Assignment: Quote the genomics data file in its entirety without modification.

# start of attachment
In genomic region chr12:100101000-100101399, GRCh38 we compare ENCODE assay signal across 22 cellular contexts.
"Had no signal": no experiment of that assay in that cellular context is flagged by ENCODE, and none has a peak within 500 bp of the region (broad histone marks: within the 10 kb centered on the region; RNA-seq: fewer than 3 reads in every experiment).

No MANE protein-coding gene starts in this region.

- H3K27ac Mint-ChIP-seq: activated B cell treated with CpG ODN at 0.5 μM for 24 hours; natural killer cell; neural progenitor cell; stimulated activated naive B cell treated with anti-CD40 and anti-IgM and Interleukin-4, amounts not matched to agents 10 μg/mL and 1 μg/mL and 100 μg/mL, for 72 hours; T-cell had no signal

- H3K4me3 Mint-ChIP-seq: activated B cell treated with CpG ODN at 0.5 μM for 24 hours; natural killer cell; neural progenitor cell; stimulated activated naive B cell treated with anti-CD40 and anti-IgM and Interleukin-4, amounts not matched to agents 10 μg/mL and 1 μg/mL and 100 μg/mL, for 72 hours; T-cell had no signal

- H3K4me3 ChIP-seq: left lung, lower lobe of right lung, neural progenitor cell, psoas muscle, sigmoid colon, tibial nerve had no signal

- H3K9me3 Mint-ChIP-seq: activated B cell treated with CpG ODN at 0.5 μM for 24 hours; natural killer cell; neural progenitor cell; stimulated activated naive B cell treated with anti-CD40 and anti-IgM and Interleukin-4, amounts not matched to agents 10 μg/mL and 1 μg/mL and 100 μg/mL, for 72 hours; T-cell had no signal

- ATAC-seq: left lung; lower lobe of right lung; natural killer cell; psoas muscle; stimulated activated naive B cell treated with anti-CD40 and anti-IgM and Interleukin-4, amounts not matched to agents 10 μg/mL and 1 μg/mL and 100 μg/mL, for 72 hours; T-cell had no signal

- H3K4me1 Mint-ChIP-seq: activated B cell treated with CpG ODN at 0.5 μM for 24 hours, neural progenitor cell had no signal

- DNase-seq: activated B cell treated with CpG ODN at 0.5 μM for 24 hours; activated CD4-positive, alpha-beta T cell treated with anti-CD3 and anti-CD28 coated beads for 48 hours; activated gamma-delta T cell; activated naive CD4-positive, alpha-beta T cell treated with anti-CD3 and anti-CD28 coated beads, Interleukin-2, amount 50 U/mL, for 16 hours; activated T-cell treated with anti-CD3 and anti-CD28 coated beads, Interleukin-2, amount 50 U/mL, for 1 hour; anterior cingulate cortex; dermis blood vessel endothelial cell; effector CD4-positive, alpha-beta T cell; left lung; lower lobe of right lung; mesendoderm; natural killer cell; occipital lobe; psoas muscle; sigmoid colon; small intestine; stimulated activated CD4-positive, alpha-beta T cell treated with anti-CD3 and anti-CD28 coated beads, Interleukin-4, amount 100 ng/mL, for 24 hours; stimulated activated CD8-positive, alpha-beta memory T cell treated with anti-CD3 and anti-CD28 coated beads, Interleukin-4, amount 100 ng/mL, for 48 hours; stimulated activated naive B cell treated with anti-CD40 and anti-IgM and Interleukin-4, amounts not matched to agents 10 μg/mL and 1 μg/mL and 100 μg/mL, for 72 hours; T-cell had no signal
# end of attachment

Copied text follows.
In genomic region chr12:100101000-100101399, GRCh38 we compare ENCODE assay signal across 22 cellular contexts.
"Had no signal": no experiment of that assay in that cellular context is flagged by ENCODE, and none has a peak within 500 bp of the region (broad histone marks: within the 10 kb centered on the region; RNA-seq: fewer than 3 reads in every experiment).

No MANE protein-coding gene starts in this region.

- H3K27ac Mint-ChIP-seq: activated B cell treated with CpG ODN at 0.5 μM for 24 hours; natural killer cell; neural progenitor cell; stimulated activated naive B cell treated with anti-CD40 and anti-IgM and Interleukin-4, amounts not matched to agents 10 μg/mL and 1 μg/mL and 100 μg/mL, for 72 hours; T-cell had no signal

- H3K4me3 Mint-ChIP-seq: activated B cell treated with CpG ODN at 0.5 μM for 24 hours; natural killer cell; neural progenitor cell; stimulated activated naive B cell treated with anti-CD40 and anti-IgM and Interleukin-4, amounts not matched to agents 10 μg/mL and 1 μg/mL and 100 μg/mL, for 72 hours; T-cell had no signal

- H3K4me3 ChIP-seq: left lung, lower lobe of right lung, neural progenitor cell, psoas muscle, sigmoid colon, tibial nerve had no signal

- H3K9me3 Mint-ChIP-seq: activated B cell treated with CpG ODN at 0.5 μM for 24 hours; natural killer cell; neural progenitor cell; stimulated activated naive B cell treated with anti-CD40 and anti-IgM and Interleukin-4, amounts not matched to agents 10 μg/mL and 1 μg/mL and 100 μg/mL, for 72 hours; T-cell had no signal

- ATAC-seq: left lung; lower lobe of right lung; natural killer cell; psoas muscle; stimulated activated naive B cell treated with anti-CD40 and anti-IgM and Interleukin-4, amounts not matched to agents 10 μg/mL and 1 μg/mL and 100 μg/mL, for 72 hours; T-cell had no signal

- H3K4me1 Mint-ChIP-seq: activated B cell treated with CpG ODN at 0.5 μM for 24 hours, neural progenitor cell had no signal

- DNase-seq: activated B cell treated with CpG ODN at 0.5 μM for 24 hours; activated CD4-positive, alpha-beta T cell treated with anti-CD3 and anti-CD28 coated beads for 48 hours; activated gamma-delta T cell; activated naive CD4-positive, alpha-beta T cell treated with anti-CD3 and anti-CD28 coated beads, Interleukin-2, amount 50 U/mL, for 16 hours; activated T-cell treated with anti-CD3 and anti-CD28 coated beads, Interleukin-2, amount 50 U/mL, for 1 hour; anterior cingulate cortex; dermis blood vessel endothelial cell; effector CD4-positive, alpha-beta T cell; left lung; lower lobe of right lung; mesendoderm; natural killer cell; occipital lobe; psoas muscle; sigmoid colon; small intestine; stimulated activated CD4-positive, alpha-beta T cell treated with anti-CD3 and anti-CD28 coated beads, Interleukin-4, amount 100 ng/mL, for 24 hours; stimulated activated CD8-positive, alpha-beta memory T cell treated with anti-CD3 and anti-CD28 coated beads, Interleukin-4, amount 100 ng/mL, for 48 hours; stimulated activated naive B cell treated with anti-CD40 and anti-IgM and Interleukin-4, amounts not matched to agents 10 μg/mL and 1 μg/mL and 100 μg/mL, for 72 hours; T-cell had no signal